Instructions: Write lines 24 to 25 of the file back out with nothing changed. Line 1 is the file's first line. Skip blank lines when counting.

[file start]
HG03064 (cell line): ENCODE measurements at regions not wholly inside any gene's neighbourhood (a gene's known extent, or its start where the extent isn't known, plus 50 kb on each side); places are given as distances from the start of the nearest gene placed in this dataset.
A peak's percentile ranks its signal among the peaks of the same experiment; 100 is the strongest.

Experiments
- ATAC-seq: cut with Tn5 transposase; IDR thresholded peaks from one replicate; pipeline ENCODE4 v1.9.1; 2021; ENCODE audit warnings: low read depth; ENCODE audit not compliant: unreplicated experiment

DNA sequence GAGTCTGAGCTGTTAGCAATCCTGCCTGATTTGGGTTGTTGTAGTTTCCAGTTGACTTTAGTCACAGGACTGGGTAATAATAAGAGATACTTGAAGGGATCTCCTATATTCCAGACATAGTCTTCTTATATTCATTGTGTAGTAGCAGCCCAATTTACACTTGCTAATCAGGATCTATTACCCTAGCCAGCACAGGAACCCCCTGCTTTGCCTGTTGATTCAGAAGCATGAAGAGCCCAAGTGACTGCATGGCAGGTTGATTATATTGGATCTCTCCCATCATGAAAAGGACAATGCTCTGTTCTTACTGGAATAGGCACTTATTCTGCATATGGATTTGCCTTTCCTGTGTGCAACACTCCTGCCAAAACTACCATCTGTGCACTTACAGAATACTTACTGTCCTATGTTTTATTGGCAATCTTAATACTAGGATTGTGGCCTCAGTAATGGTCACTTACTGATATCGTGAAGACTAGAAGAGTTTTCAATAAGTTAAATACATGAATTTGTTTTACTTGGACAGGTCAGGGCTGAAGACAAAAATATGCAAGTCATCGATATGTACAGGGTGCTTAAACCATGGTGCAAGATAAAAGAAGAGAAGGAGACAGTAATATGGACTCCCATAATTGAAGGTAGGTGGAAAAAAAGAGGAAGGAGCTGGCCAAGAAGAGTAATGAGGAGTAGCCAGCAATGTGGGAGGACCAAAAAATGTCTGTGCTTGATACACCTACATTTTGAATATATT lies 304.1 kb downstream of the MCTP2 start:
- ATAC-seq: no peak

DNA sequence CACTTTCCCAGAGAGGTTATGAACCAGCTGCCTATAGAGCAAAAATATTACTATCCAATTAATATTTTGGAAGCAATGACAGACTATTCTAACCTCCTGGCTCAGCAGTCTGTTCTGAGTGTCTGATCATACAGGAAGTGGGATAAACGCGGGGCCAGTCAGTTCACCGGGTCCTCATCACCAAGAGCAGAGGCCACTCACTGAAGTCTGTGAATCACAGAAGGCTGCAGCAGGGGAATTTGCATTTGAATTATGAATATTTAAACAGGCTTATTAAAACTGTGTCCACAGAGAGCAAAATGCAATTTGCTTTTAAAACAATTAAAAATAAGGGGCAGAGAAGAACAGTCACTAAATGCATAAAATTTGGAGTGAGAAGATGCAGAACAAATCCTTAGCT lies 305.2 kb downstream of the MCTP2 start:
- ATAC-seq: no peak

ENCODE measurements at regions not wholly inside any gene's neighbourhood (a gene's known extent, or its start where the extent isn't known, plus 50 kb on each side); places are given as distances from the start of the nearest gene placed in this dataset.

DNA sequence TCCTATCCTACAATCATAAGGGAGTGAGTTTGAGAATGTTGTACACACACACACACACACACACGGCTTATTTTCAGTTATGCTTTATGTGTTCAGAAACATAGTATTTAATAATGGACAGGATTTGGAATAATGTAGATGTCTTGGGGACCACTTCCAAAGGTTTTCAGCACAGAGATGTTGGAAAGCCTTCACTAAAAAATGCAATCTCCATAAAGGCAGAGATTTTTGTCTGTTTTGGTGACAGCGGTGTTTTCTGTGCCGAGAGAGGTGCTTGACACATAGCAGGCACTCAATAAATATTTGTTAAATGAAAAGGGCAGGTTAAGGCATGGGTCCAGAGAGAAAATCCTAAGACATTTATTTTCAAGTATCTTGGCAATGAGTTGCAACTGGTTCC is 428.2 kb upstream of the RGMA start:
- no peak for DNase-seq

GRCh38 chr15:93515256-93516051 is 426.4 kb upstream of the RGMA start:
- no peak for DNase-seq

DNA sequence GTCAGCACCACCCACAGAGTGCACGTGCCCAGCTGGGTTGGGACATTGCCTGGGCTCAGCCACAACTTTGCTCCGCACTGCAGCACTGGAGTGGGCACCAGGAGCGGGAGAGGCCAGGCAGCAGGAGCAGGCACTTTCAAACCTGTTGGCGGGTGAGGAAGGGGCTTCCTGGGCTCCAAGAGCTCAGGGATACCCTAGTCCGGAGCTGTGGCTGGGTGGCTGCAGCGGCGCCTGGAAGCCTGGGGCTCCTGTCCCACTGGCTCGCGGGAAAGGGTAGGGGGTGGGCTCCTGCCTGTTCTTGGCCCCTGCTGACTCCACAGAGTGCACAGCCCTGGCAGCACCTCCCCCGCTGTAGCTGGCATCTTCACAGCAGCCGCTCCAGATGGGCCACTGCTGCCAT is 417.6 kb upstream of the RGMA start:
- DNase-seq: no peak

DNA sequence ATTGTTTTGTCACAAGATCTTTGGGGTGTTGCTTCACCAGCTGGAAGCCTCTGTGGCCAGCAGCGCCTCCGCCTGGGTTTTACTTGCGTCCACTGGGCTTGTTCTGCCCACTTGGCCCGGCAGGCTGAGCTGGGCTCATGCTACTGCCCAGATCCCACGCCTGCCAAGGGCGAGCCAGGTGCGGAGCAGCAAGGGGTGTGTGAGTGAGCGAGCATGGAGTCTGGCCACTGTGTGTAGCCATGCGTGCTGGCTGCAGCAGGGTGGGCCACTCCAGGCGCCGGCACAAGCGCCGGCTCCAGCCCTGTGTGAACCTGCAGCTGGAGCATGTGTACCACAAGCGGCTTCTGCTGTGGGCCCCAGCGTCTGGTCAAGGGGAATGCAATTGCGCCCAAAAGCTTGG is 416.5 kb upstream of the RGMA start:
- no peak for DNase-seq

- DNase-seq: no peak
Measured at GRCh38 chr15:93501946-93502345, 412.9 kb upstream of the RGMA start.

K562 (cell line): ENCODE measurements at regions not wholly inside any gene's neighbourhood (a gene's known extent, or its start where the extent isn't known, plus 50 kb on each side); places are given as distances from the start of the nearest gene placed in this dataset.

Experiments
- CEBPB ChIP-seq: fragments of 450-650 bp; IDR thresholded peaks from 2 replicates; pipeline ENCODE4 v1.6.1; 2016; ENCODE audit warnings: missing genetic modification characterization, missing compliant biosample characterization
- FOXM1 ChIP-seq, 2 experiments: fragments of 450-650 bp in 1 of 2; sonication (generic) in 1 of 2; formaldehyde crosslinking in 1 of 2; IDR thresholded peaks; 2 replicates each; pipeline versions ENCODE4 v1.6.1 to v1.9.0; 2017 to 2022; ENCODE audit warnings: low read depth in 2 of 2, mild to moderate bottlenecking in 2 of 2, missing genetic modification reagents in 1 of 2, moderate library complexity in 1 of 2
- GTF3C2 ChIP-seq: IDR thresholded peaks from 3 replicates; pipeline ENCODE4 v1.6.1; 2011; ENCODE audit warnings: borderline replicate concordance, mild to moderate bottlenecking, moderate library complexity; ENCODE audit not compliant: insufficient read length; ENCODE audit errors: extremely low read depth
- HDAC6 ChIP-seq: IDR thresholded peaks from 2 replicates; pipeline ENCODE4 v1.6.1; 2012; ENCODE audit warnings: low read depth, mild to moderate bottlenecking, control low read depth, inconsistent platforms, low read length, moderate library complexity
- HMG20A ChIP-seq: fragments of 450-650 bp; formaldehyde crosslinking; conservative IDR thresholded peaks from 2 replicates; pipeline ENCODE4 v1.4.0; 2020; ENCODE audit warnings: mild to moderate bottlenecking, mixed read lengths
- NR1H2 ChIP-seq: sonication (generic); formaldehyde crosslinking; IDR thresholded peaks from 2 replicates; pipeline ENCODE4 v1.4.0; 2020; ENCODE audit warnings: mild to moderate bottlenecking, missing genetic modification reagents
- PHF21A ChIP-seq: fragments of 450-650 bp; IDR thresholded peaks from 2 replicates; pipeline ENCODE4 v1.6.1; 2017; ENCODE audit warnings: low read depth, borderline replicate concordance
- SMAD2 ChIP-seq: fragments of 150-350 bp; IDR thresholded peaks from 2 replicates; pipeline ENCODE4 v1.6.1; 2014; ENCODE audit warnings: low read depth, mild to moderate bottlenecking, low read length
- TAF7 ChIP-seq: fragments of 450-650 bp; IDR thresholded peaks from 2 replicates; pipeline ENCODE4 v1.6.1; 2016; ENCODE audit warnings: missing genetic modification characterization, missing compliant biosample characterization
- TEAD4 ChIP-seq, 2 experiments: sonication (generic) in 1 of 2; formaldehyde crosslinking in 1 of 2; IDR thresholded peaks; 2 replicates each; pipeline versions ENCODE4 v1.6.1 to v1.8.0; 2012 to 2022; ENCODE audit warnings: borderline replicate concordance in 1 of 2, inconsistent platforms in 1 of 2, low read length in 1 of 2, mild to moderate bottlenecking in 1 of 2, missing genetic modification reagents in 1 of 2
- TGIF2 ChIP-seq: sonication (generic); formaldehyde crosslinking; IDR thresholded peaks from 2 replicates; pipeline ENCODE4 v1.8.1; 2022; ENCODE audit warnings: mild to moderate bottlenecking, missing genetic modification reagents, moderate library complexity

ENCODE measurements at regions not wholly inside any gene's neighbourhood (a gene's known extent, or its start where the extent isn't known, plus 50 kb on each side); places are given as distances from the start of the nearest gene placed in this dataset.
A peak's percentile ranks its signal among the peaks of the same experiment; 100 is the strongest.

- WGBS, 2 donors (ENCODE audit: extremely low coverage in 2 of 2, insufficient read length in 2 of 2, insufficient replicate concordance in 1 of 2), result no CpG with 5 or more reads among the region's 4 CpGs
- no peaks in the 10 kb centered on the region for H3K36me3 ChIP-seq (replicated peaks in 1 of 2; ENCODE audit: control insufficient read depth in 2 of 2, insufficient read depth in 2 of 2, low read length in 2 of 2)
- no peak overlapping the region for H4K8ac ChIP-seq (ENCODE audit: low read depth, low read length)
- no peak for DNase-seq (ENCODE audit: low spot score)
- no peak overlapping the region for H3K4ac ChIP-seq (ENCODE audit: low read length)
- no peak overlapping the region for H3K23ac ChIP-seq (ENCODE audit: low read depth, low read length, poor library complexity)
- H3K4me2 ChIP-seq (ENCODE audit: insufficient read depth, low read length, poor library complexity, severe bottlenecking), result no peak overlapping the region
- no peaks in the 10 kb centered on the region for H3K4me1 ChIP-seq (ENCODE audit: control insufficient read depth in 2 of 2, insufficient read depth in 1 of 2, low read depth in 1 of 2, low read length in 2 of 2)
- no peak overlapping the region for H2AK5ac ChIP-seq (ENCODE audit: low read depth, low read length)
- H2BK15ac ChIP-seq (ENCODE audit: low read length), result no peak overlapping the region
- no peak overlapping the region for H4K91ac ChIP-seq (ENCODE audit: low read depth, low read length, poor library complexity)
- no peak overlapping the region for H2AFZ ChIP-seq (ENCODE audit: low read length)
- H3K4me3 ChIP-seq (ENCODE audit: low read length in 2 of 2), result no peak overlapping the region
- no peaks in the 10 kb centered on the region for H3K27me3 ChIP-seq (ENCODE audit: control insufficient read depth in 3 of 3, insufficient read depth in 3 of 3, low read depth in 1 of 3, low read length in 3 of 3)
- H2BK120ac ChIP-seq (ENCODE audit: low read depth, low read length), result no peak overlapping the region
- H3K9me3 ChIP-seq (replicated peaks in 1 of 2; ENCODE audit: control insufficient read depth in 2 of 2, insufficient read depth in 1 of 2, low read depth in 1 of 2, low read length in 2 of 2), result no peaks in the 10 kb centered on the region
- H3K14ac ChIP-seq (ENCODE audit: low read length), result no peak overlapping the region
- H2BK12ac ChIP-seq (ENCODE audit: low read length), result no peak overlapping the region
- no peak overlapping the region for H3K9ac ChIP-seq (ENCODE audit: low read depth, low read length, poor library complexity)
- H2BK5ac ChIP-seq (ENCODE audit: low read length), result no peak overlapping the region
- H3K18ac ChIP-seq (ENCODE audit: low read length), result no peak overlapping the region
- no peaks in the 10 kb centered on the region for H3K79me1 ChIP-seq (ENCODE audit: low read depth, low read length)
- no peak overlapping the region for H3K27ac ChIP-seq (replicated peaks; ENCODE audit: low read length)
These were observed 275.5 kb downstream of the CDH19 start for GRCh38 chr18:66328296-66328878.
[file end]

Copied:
- GTF3C2 ChIP-seq: IDR thresholded peaks from 3 replicates; pipeline ENCODE4 v1.6.1; 2011; ENCODE audit warnings: borderline replicate concordance, mild to moderate bottlenecking, moderate library complexity; ENCODE audit not compliant: insufficient read length; ENCODE audit errors: extremely low read depth
- HDAC6 ChIP-seq: IDR thresholded peaks from 2 replicates; pipeline ENCODE4 v1.6.1; 2012; ENCODE audit warnings: low read depth, mild to moderate bottlenecking, control low read depth, inconsistent platforms, low read length, moderate library complexity